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April 24, 2009

PORT RUNNERS SENTENCED TO LENGTHY PRISON TERMS

(LAREDO, Texas) – United States District Judge Joseph Hood sent a strong message today to anyone thinking of attempting to go through a Port of Entry into the United States by vehicle by breaking through barriers to avoid inspection thinking they won’t be pursued, acting United States Attorney Tim Johnson announced today. Four persons who did just that in October 2008 - carrying more than 700 kilograms of marijuana - were sentenced yesterday to prison terms ranging from almost six years to 16 years in federal prison without parole.

On Oct. 14, 2008, Jesus Rodriguez-Jasso, 28, drove a large Suburban SUV from Mexico into the United States loaded with 718 kilograms of marijuana along with three adult passengers. The front passenger was his wife Yolanda Fernandez-Narvaez, 28, while Angel Perez-Contreras, 30, and Guillermo Alonzo-Salazar,18, rode in the back along with the marijuana. Most vexing to Judge Hood was that the three minor children of defendants Rodriguez-Jasso and Fernandez-Narvaez were also riding in the back. 

After breaking through the barrier going against traffic into the outbound lanes, Jasso led Customs and Border Protection (CBP) Officers on a dangerous high speed chase through the streets of downtown Laredo. After nearly causing multiple accidents, Jasso made a run for it back to Mexico. He lost control of the vehicle and crashed into one of the guard booths at the outbound lanes of the bridge. After the crash, CBP Officers were stunned to see the amount of marijuana and persons inside the SUV, particularly the minor children.

After investigating the incident, Immigration and Customs Enforcement (ICE) agents soon discovered this was not the defendants first time engaging in such outrageous behavior. On at least three prior occasions, Jasso drove the same Suburban, or a similar vehicle, accompanied by the same co-defendants and contraband into the United States, but evaded capture. At yesterday’s sentencing hearing, a CBP officer testified to the shocking details of one of the prior escapes. In June 2007, the testifying officer was nearly killed when he attempted to block the path of the oncoming Suburban. As he jumped out of the way and drew his service firearm on Jasso from only a few feet away, the officer told Judge Hood that Jasso actually grabbed his own child using him as a human shield and yelled in Spanish, “go ahead and shoot, and you will kill my son.” The officer testified he was forced to let Jasso drive by, and all defendants got away.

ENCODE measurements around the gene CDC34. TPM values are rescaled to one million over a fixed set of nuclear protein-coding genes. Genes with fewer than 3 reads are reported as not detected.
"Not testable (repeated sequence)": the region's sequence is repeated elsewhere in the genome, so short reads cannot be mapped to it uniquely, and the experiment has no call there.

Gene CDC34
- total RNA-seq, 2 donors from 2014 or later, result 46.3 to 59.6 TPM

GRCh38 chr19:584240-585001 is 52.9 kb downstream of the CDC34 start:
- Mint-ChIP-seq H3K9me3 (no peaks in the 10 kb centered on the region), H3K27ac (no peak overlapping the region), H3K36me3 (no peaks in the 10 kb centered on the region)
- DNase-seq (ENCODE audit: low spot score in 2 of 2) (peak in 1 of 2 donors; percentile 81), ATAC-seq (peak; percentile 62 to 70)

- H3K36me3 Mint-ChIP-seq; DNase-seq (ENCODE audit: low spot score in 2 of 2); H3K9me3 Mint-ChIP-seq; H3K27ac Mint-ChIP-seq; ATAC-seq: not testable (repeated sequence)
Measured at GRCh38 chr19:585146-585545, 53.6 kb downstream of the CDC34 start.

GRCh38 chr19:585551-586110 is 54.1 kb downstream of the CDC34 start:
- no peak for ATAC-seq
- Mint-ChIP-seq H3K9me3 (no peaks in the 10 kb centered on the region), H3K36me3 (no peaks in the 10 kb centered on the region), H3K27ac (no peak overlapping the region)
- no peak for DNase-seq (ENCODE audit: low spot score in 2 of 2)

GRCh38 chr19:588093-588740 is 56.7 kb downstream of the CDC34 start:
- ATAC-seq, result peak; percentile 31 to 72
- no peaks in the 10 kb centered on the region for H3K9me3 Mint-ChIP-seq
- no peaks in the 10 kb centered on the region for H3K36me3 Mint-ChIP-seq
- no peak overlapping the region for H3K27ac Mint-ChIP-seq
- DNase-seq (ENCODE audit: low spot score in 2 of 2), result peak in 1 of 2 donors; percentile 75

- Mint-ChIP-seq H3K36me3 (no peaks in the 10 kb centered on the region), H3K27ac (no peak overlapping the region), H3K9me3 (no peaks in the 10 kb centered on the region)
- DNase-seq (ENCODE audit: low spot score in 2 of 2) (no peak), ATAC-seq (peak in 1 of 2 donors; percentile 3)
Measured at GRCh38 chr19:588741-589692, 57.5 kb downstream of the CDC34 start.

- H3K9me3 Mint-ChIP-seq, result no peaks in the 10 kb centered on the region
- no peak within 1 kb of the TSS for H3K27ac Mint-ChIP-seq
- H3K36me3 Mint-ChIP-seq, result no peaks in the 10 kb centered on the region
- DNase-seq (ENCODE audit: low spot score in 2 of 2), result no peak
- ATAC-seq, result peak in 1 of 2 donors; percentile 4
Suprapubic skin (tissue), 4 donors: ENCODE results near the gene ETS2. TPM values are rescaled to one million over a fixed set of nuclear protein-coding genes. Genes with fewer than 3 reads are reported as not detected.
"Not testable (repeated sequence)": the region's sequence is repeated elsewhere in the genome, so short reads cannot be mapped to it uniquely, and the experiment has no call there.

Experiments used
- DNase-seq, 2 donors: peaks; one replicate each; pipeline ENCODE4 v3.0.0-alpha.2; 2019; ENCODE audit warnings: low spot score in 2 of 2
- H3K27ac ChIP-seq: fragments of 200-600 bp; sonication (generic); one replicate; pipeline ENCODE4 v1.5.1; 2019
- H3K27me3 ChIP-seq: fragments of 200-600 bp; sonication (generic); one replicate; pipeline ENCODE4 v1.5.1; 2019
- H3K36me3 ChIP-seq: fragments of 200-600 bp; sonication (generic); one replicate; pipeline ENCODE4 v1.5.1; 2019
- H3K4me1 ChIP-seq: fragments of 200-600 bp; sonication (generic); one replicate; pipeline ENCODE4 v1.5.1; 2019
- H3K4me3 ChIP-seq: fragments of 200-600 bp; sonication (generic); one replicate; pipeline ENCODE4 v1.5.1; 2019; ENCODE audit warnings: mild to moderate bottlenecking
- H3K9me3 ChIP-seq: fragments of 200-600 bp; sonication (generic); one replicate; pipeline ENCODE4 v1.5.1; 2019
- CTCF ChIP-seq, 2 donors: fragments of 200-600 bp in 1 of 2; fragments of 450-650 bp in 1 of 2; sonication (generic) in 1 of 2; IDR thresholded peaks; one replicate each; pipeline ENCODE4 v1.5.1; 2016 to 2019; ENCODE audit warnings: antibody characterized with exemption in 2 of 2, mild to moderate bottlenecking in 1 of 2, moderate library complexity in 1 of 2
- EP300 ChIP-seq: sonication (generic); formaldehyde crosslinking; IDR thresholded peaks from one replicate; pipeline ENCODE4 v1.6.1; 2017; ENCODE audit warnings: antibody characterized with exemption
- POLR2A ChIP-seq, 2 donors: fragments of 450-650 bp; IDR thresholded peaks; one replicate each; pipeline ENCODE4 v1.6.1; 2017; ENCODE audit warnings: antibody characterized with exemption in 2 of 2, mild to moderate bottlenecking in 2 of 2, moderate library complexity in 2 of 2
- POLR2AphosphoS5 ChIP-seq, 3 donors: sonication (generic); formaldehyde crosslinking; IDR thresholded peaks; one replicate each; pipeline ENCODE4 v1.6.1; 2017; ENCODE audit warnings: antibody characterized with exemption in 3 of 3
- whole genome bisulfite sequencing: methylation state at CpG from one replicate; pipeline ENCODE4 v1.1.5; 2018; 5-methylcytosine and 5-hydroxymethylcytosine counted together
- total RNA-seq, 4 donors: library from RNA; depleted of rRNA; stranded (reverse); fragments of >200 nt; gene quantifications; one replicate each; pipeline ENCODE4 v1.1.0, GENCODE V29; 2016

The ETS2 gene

The United States urged the court to consider the prior port running episodes in determining the sentence of each of the defendants. The defendants, through their lawyers, opposed the recommendation. When Judge Hood determined the United States had met its burden of proving the other crimes for sentencing purposes, all four defendants asked for mercy citing to the rough economic conditions in Mexico, as well as some of their drug addictions.

Rodriguez-Jasso was sentenced to almost 16 years (188 months) incarceration. Perez-Contreras was sentenced to eight years in prison, Fernandez- Narvaez received six years and Alonzo-Salazar was ordered to serve 70 months, just short of 6 years. All federal prison terms are without parole. The defendants have been in custody since their October 2008 arrest.

This case was investigated by members of ICE and CBP and was prosecuted by Assistant United States Attorney James Ustynoski.

 

 

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